Subscribe to
Opera Today

Receive articles and news via RSS feeds or email subscription.


facebook-icon.png


twitter_logo[1].gif



Plumbago_9780993198359_1.png

9780521746472.png

0810888688.gif

0810882728.gif

Recently in Reviews

Irish soprano Paula Murrihy on Salzburg, Sellars and Singing

For Peter Sellars, Mozart’s Idomeneo is a ‘visionary’ work, a utopian opera centred on a classic struggle between a father and a son written by an angry 25-year-old composer who wanted to show the musical establishment what a new generation could do.

A riveting Rake’s Progress from Snape Maltings at the Aldeburgh Festival

Based on Hogarth’s 18th-century morality tale in eight paintings and with a pithy libretto by W.H. Auden and Chester Kallman, Stravinsky’s operatic farewell to Neo-classicism charts Tom Rakewell’s ironic ‘progress’ from blissful ignorance to Bedlam.

The Gardeners: a new opera by Robert Hugill

‘When war shall cease this lonely unknown spot,/ Of many a pilgrimage will be the end,/ And flowers will shine in this now barren plot/ And fame upon it through the years descend:/ But many a heart upon each simple cross/ Will hang the grief, the memory of its loss.’

Richard Jones's Boris Godunov returns to Covent Garden

There are never any real surprises with a Richard Jones production and Covent Garden’s Boris Godunov, first seen in 2016, is typical of Jones’s approach: it’s boxy, it’s ascetic, it’s over-bright, with minimalism turned a touch psychedelic in the visuals.

An enchanting Hansel and Gretel at Regent's Park Theatre

If you go out in the woods today, you’re sure of a big surprise. And, it will be no picnic! For, deep in the broomstick forest that director Timothy Sheader and designer Peter McKintosh have planted on the revolving stage at Regent’s Park Theatre is a veritable Witches’ Training School.

First staged production of Offenbach's Fantasio at Garsington

Offenbach's Fantasio is one of the works where, replacing the mad-cap satire of his earlier operettas with a more romantic melancholy, he paved the way for Les contes d'Hoffmann. Unpopular during his lifetime, Fantasio disappeared and only work by the musicologist Jean-Christophe Keck brought the score together again.

Rusalka in San Francisco

It must be a dream. Though really it is a nightmare. The water sprite Rusalka tortures herself if she is telling the story, or tortures the man who has imagined her if he is telling the story. Either way the bizarrely construed confusion of Czech fairy tales has no easily apparent meaning or message.

Orlando in San Francisco

George Frederic Handel was both victim and survivor of the San Francisco Opera’s Orlando seen last night on the War Memorial stage.

Anthony Negus conducts Das Rheingold at Longborough

There are those in England who decorate their front lawns with ever-smiling garden gnomes, but in rural Gloucestershire the Graham family has gone one better; their converted barn is inhabited, not by diminutive porcelain figures, but fantasy creatures of Norse mythology - dwarves, giants and gods.

Carmen in San Francisco

A razzle-dazzle, bloodless Carmen at the War Memorial, further revival of Francesca Zambello’s 2006 Covent Garden production already franchised to Oslo, Sidney and Washington, D.C.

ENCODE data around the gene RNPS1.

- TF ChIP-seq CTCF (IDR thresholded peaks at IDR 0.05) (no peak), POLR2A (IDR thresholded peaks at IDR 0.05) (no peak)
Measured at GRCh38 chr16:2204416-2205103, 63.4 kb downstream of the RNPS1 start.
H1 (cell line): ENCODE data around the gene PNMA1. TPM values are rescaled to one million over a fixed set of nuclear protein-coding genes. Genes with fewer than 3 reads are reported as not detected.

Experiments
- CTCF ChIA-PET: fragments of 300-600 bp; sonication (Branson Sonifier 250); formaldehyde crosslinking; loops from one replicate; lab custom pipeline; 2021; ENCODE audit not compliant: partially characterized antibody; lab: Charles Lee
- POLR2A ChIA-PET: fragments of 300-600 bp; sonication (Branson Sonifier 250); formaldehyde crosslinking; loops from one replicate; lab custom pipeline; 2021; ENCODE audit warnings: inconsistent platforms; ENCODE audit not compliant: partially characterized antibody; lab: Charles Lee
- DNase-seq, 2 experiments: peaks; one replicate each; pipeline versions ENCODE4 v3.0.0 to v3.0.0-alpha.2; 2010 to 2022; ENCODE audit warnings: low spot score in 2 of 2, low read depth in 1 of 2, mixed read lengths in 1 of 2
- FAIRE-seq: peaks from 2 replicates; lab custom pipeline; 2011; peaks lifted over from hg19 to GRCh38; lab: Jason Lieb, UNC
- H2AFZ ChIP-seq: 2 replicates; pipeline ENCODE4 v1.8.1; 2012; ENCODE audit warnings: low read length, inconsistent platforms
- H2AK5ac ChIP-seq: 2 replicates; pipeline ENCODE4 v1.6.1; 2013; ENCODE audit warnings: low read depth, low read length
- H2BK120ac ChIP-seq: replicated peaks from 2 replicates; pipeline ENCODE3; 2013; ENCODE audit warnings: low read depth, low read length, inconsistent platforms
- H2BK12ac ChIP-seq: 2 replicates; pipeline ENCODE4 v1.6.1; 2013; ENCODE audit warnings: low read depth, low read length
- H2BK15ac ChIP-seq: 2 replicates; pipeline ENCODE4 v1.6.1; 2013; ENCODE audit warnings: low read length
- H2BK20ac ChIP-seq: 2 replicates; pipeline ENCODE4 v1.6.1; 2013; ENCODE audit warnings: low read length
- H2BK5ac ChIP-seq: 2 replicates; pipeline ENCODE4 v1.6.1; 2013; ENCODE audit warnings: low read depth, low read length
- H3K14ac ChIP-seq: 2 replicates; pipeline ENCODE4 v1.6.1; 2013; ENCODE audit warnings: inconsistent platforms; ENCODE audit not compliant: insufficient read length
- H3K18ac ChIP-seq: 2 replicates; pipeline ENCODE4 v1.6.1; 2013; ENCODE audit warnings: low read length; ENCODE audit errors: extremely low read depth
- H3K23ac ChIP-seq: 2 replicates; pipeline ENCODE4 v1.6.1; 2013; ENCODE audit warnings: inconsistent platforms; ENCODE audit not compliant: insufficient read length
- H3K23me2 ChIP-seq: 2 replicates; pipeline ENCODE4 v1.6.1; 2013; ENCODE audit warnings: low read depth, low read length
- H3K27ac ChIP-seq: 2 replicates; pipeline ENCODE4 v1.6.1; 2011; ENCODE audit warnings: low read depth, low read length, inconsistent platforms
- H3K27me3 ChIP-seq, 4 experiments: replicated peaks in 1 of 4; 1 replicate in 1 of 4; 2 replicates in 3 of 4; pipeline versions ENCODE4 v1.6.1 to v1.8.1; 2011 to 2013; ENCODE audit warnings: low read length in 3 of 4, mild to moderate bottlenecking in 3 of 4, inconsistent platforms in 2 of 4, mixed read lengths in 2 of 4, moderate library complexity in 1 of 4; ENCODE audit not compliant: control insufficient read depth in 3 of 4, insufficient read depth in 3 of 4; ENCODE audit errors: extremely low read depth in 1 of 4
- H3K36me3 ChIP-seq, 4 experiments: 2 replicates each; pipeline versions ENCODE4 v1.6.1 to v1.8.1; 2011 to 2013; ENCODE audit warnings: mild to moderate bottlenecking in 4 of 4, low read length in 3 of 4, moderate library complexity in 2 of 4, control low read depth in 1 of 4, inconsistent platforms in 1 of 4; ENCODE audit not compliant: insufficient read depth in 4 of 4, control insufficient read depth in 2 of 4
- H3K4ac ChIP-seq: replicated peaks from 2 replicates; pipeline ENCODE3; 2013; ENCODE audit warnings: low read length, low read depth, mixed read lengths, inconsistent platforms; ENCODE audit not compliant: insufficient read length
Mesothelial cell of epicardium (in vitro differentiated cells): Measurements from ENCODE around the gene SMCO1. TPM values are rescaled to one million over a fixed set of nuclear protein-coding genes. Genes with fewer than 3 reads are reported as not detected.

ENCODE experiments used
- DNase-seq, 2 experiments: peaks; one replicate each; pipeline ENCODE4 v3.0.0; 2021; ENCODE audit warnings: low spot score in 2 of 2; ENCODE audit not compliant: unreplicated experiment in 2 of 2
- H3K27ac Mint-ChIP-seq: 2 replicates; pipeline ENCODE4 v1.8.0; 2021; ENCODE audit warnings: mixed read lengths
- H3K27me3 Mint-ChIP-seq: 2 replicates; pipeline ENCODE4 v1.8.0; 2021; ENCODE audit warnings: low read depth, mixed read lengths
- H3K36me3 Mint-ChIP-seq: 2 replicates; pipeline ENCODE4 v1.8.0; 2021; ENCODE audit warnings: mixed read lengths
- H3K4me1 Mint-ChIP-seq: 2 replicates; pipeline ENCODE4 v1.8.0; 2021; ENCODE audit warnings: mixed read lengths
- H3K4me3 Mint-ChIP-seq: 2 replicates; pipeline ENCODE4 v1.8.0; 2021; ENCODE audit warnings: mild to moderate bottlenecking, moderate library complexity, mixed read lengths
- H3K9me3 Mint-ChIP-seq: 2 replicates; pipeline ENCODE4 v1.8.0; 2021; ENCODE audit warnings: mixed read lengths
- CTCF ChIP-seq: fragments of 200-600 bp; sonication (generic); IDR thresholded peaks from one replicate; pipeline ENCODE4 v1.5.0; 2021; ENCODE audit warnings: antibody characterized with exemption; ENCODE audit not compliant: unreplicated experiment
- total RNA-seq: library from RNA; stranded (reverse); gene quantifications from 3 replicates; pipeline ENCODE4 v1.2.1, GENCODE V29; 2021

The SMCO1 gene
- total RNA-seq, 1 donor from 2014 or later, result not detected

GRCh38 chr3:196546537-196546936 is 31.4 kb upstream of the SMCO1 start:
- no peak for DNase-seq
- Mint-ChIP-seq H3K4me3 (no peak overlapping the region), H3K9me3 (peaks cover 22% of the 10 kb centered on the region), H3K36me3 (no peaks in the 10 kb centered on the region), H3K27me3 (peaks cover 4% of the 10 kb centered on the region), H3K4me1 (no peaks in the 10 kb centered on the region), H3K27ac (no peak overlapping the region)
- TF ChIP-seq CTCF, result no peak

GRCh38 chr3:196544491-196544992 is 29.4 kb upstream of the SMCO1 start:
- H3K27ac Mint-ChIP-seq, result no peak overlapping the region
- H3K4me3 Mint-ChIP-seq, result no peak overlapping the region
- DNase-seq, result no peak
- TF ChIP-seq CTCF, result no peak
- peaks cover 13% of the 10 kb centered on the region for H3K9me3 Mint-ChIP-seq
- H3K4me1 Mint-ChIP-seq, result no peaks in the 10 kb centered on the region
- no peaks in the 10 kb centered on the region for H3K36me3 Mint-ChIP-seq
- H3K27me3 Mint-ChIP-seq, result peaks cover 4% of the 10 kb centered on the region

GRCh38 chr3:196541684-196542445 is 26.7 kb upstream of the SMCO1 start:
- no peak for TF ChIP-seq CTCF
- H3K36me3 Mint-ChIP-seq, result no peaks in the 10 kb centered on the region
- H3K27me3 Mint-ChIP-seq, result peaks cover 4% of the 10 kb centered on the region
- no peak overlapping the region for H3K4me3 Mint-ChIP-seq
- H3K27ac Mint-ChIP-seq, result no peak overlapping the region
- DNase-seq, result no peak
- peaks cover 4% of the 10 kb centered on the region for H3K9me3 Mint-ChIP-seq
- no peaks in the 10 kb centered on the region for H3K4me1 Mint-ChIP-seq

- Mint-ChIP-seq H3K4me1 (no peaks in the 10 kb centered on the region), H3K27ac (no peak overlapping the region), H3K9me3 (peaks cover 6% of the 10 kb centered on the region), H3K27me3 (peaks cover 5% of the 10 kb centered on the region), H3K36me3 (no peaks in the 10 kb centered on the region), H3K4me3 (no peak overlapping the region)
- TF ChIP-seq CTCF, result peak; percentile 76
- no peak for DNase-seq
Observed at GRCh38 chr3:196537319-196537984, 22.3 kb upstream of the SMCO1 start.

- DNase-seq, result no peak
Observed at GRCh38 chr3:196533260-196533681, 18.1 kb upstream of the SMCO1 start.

Weimar Berlin - Bittersweet Metropolis: Esa-Pekka Salonen conducts the Philharmonia Orchestra

Strictly speaking, The Weimar Republic began on 11th August 1919 when the Weimar Constitution was announced and ended with the Enabling Act of 23rd March 1933 when all power to enact laws without the involvement of the Reichstag was disbanded.

A superb Un ballo in maschera at Investec Opera Holland Park

Investec Opera Holland Park’s brilliantly cast new production of Un ballo in maschera reunites several of the creative team from last year’s terrific La traviata, with director Rodula Gaitanou, conductor Matthew Kofi Waldren and lighting designer Simon Corder being joined by the designer, takis.

A Classy Figaro at The Grange Festival

Where better than The Grange’s magnificent grounds to present Mozart’s Le nozze di Figaro. Hampshire’s neo-classical mansion, with its aristocratic connections and home to The Grange Festival, is the perfect setting to explore 18th century class structures as outlined in Lorenzo da Ponte’s libretto.

A satisfying Don Carlo opens Grange Park Opera 2019

Grange Park Opera opened its 2019 season with a revival of Jo Davies fine production of Verdi's Don Carlo, one of the last (and finest) productions in the company's old home in Hampshire.

Ernst von Siemens Music Prize, 2019

The first woman composer to receive the Ernst von Siemens Music Prize could not have been a worthier candidate.

Josquin des Prez and His Legacy: Cinquecento at Wigmore Hall

The renown and repute of Josquin des Prez (c.1450-1521) both during his lifetime and in the years following his death was so extensive and profound that many works by his contemporaries, working in Northern France and the Low Countries, were mis-attributed to him. One such was the six-part Requiem by Jean Richafort (c.1480-c.1550) which formed the heart of this poised concert by the vocal ensemble Cinquecento at Wigmore Hall, in which they gave pride of place to Josquin’s peers and successors and, in the final item, an esteemed forbear.